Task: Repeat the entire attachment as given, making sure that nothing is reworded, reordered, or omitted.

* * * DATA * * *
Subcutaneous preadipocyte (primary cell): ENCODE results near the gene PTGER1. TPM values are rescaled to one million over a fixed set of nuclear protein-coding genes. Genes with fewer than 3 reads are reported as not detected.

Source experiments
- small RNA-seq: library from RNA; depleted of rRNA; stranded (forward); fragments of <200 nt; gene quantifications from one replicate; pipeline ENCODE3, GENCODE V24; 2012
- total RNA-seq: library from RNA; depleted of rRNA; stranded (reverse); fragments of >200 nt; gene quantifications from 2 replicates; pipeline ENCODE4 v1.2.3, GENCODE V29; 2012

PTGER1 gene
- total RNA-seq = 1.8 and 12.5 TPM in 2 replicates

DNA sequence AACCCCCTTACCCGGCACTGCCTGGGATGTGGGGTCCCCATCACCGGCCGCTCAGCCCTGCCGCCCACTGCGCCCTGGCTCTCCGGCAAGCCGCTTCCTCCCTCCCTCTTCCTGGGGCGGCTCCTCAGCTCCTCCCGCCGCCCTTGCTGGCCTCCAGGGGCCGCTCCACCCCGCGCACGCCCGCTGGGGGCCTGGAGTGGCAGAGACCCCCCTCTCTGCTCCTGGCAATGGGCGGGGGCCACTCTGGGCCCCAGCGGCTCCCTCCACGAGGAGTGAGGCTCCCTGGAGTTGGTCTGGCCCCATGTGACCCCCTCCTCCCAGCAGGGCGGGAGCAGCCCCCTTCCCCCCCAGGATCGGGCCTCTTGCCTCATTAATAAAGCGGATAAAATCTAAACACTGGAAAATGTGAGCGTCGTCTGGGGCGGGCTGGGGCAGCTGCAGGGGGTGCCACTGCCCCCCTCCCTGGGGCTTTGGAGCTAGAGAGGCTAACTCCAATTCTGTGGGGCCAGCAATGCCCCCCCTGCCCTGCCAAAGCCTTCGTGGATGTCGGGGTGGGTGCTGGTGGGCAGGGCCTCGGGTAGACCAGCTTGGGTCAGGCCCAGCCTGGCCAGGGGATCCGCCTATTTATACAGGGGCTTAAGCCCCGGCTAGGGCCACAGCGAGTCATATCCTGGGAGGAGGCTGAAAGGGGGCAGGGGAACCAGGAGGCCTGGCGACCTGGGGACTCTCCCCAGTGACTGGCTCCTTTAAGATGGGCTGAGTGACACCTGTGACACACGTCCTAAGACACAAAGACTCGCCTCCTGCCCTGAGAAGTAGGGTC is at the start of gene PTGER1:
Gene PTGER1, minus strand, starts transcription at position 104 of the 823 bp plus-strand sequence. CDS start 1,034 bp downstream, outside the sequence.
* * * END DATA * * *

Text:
Subcutaneous preadipocyte (primary cell): ENCODE results near the gene PTGER1. TPM values are rescaled to one million over a fixed set of nuclear protein-coding genes. Genes with fewer than 3 reads are reported as not detected.

Source experiments
- small RNA-seq: library from RNA; depleted of rRNA; stranded (forward); fragments of <200 nt; gene quantifications from one replicate; pipeline ENCODE3, GENCODE V24; 2012
- total RNA-seq: library from RNA; depleted of rRNA; stranded (reverse); fragments of >200 nt; gene quantifications from 2 replicates; pipeline ENCODE4 v1.2.3, GENCODE V29; 2012

PTGER1 gene
- total RNA-seq = 1.8 and 12.5 TPM in 2 replicates

DNA sequence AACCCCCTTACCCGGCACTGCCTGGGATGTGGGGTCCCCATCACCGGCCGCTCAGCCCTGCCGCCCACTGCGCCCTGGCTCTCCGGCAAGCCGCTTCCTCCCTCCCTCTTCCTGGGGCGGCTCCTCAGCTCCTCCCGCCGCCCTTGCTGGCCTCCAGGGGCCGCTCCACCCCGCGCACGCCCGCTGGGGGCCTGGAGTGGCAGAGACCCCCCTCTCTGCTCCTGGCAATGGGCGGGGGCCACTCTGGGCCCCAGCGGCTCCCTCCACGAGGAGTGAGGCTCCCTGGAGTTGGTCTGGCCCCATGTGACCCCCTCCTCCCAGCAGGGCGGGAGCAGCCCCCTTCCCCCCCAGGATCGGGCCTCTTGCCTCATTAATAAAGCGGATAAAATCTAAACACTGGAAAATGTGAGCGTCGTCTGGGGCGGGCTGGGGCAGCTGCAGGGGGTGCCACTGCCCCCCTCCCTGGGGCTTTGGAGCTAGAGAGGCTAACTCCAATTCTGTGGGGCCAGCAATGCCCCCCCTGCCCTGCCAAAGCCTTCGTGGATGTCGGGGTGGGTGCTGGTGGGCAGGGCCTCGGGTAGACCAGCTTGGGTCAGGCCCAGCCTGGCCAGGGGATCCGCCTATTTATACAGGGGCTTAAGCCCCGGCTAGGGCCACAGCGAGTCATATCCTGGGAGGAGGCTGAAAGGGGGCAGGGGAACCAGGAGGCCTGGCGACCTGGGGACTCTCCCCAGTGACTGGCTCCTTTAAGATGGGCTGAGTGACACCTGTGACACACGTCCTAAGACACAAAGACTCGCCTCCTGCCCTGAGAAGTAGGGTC is at the start of gene PTGER1:
Gene PTGER1, minus strand, starts transcription at position 104 of the 823 bp plus-strand sequence. CDS start 1,034 bp downstream, outside the sequence.